Much of the work and the technology developed earlier this century centered around developing and improving existing barrel finish technologies. Some of the earliest work on which we have documentation is the barrel finish formulations and processes patented by Joseph Lupo in the 1920’s and 1930’s. Mr. Lupo’s Lupoline Corporation was responsible for proliferating dry process barrel finishing for developing fine finishes and/or decorative finishes on a wide variety of smaller metal and plastic parts as well as promoting burnishing techniques utilizing metal media and submerged and vented tumbling equipment. One of the weaknesses inherent to the industry as it developed from this time period into the war years was the heavy dependence on what we will call “black art”. In many cases, successful finish processing was highly dependent on the knowledge retained by a few specific individuals, which was passed along as oral tradition, in some cases, literally from father to son. Most of the knowledge obtained was often based on extensive trial and error experience and little effort appears to have been made to develop a comprehensive knowledge base from which future applications process development would be benefited. This problem continued to dog the industry until well after the war years, and was compounded by the fact that part finishing remained the step child of manufacturing processes, lacking the attention engineering and manufacturing academia lavished on understanding and improving metal forming or metal working processes. This deficiency has only begun to be corrected in relatively recent years. It is paradoxical when you stop to consider how odd it is that many manufacturing companies remain relatively indifferent to the importance of their mechanical finishing processes when these processes are performed on parts after they have almost their entire manufacturing cost expended. To be sure, the problem was at first exacerbated by the very nature and conditions surrounding barrel finishing processes. In many instances, early production barrel finishing areas were wet, noisy and dirty places which were best approached with rubber gloves, rubber aprons, hip boots and not a little trepidation. In the early days, assignment to the finishing area of a manufacturing plant was not generally considered to be a promotion, nor was it something that engineering candidates would often aspire to when considering career options.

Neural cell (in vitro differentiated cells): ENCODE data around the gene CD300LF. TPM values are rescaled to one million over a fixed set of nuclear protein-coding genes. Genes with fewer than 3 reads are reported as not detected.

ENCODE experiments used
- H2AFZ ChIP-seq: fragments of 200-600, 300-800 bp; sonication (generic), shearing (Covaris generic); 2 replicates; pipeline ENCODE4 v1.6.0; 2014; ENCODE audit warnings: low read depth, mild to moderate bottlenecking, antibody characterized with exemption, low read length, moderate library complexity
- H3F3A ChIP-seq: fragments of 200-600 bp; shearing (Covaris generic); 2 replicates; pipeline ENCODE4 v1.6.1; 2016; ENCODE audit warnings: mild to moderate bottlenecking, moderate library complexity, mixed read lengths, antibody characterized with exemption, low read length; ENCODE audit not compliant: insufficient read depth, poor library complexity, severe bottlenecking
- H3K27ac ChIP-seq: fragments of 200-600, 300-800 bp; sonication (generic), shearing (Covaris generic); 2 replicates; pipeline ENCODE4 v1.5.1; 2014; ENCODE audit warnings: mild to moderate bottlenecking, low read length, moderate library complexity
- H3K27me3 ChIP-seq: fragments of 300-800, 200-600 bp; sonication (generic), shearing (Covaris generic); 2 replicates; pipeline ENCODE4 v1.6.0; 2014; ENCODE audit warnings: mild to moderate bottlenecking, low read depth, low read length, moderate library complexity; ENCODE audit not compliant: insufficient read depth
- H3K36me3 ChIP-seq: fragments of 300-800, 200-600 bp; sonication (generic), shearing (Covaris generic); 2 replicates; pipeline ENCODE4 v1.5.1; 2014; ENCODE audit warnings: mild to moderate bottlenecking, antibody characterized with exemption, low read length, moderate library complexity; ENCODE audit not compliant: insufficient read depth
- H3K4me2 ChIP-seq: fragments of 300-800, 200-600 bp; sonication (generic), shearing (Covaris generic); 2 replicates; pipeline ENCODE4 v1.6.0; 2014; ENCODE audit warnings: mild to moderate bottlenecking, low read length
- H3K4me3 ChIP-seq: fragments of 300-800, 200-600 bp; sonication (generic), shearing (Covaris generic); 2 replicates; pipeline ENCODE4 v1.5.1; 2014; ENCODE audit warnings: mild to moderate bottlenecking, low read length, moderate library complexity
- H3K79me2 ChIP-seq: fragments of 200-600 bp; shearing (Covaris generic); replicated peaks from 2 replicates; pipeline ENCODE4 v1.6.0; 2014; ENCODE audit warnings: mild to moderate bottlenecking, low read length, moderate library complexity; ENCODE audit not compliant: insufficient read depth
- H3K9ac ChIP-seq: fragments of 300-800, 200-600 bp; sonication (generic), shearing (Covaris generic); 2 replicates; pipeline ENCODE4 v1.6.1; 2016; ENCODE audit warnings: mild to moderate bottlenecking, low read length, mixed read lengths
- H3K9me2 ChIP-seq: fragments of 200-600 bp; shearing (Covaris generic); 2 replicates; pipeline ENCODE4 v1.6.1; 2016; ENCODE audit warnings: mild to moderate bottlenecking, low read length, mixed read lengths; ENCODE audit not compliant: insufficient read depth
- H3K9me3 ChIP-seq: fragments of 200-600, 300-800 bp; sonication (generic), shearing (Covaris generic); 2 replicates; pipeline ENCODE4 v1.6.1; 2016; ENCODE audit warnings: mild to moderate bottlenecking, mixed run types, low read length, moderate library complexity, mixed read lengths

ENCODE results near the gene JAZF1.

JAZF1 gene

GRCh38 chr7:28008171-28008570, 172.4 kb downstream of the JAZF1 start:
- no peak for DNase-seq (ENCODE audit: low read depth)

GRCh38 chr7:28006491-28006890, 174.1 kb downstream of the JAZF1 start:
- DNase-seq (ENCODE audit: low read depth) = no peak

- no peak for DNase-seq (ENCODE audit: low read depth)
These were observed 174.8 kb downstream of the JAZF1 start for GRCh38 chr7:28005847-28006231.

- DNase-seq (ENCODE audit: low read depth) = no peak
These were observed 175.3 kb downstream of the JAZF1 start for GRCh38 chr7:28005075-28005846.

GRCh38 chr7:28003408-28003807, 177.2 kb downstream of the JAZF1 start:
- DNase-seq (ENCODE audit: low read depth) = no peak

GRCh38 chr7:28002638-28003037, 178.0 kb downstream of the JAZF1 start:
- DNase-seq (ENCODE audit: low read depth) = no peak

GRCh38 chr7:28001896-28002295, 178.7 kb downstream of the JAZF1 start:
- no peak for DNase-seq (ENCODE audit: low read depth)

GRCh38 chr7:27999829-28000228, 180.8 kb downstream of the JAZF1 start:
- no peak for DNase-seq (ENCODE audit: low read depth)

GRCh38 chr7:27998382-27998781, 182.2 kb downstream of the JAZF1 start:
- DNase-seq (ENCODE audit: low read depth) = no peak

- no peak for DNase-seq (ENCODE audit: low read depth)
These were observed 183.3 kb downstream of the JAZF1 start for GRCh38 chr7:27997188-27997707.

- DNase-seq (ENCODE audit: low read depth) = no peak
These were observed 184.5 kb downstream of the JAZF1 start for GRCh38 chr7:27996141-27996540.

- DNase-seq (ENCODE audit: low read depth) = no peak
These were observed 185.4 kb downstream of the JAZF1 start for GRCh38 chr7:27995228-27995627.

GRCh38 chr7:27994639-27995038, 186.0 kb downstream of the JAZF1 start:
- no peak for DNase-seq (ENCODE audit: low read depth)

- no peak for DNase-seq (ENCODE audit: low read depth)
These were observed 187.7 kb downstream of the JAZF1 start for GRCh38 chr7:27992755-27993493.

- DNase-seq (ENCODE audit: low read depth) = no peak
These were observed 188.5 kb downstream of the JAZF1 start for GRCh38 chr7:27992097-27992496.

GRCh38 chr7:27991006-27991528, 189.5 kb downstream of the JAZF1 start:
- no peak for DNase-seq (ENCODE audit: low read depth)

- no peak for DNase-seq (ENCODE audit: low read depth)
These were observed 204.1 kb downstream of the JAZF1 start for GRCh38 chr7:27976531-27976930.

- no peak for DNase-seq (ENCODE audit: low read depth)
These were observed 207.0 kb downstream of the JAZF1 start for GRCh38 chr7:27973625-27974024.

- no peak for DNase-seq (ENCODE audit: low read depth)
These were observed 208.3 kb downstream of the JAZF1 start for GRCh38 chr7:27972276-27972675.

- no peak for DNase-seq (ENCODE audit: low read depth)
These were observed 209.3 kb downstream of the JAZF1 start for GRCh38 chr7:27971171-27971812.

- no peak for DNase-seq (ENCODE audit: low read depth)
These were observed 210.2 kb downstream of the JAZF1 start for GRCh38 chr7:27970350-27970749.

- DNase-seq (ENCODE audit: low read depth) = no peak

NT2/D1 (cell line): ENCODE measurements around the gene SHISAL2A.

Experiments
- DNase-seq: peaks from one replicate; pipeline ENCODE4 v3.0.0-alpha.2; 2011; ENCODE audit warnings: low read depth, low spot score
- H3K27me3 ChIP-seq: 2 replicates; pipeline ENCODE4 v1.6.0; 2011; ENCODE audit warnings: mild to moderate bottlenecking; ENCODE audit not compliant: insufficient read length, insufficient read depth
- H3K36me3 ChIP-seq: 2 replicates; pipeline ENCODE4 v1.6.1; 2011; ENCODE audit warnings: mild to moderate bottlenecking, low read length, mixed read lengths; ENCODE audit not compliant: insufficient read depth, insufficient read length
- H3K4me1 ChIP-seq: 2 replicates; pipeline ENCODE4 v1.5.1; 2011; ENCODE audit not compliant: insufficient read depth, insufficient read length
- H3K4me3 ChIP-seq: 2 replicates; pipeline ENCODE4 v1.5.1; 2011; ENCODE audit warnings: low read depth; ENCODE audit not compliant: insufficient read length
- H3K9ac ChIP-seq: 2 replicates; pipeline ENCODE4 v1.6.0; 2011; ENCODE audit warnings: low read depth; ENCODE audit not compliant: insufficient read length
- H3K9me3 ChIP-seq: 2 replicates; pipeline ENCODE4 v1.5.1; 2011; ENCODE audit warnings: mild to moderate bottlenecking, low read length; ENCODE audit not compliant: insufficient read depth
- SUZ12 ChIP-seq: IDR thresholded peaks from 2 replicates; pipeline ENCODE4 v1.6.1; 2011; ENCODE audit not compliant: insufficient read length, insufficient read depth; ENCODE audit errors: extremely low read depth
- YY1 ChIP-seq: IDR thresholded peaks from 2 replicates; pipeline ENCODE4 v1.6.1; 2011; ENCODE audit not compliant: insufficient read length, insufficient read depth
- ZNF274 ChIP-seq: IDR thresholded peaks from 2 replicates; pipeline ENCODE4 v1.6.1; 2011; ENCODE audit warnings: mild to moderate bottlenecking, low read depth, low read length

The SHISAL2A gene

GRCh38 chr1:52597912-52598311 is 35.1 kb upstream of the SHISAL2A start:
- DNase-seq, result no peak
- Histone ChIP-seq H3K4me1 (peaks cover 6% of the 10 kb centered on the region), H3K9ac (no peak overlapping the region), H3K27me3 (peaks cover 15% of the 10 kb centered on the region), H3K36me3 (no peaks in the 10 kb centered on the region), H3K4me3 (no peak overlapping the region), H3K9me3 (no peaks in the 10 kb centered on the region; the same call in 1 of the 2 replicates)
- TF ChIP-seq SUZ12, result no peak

Having commented on the unpleasant aspects of early barrel finishing operations perhaps we should give an overview of what was involved. Prior to the advent of preformed media shapes most deburring and edge finishing that was done by tumbling utilized graded crushed rock or natural abrasive materials of some sort along with a soap/water compound mixture. Water levels were commonly approximately that of the media mass, and the optimum media/part level load for barrels was considered to be 45-55%. Barrel finishing was a positive displacement method; rotation of the barrel moved the mass of material to a turnover point, gravity would overcome inertia and whatever cohesive properties the mass might have and a portion of it would slide to the lower area of the barrel chamber. Almost all the abrading work performed was within this slide zone area which might not be more than 10-20% of the total mass at a given time. This partial utilization characteristic led to sometimes lengthy process times, and the necessity of stopping the operation to drain, flush and rinse the media mass to prevent the deposition of objectionable materials on the part surfaces. The very “tumbling” nature of the process also meant that effects would be heavily concentrated on exterior corners and edges, with less attention to other areas of the part. Some barrel finishing OEM’s did studies on slide zone flow and motion by utilizing clear plate plastic panels on the octagonal end of the barrels to observe motion within the barrel to determine optimum barrel rotational speed and slide zone characteristics for various applications. It soon became obvious that there would be definite economic and processing advantages to a finishing method that could somehow impart energy and movement to the entire media mass simultaneously, and make more efficient use of work chamber space. (To be continued….)